OVERVIEW

There have been a number of previous reviews of the validity of the polygraph and related techniques (e.g., Levey, 1988; U.S. Office of Technology Assessment, 1983; see also Lykken, 1981; Murphy, 1993), each of which has examined partially overlapping sets of studies, though it is unlikely that any review (including ours) covers every study done. What is remarkable, given the large body of relevant research, is that claims about the accuracy of the polygraph made today parallel those made throughout the history of the polygraph: practitioners have always claimed extremely high levels of accuracy, and these claims have rarely been reflected in empirical research. Levey’s (1988) analysis suggests that conclusions about the accuracy of the polygraph have not changed substantially since the earliest empirical assessments of this technique and that the prospects for improving accuracy have not brightened over many decades.

We used several methods to gather as many polygraph validation studies for review as possible (see Appendix G). Our search resulted in 217 research reports of 194 separate studies (some studies appeared in more than one report). The committee next determined which studies were of sufficient quality to include in our review. We agreed on six minimal criteria for further consideration:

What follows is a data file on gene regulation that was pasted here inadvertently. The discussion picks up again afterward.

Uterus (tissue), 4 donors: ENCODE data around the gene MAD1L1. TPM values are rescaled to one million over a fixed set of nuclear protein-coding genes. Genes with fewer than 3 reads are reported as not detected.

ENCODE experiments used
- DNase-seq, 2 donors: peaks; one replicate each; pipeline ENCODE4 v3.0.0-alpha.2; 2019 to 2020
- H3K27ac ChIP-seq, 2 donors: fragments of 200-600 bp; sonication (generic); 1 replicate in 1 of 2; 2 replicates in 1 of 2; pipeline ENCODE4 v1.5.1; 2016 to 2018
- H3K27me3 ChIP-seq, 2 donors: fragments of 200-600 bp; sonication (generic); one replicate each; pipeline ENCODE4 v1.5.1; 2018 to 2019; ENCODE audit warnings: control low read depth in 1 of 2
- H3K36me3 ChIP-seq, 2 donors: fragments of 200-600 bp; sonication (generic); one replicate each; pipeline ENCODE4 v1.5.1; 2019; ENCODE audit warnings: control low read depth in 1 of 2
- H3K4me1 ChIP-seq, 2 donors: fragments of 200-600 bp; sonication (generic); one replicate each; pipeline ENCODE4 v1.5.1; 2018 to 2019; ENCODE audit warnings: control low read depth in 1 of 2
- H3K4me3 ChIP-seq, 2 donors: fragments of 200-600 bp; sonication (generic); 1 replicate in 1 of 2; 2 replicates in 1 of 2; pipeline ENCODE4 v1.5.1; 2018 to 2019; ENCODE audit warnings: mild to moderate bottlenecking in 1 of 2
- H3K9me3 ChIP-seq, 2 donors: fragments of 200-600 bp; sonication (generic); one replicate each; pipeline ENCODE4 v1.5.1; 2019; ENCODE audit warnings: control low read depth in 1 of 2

1. documentation of examination procedures sufficient to allow a basic replication;

  2. independently determined truth;

  3. inclusion of both guilty and innocent individuals as determined by truth criteria;

  4. sufficient information for quantitative estimation of accuracy;

  5. polygraph scoring conducted blind to information about truth; and,

  6. in experimental studies, appropriate assignment to experimental groups germane to estimating accuracy (mainly, guilt and innocence).

Our detailed review by staff selected 102 studies that deserved further examination by the committee because they met all the criteria or were of sufficient interest on other grounds. Each of these studies was assigned to two committee members for coding on 16 study characteristics that the committee judged to be potentially relevant to an assessment of the polygraph’s accuracy. (Appendix G provides details on the committee’s process.)

We conducted a systematic review of research but not a meta-analysis for two basic reasons.1 First, the studies of adequate quality are too het-



The National Academies | 500 Fifth St. N.W. | Washington, D.C. 20001
Copyright © National Academy of Sciences. All rights reserved.
Terms of Use and Privacy Statement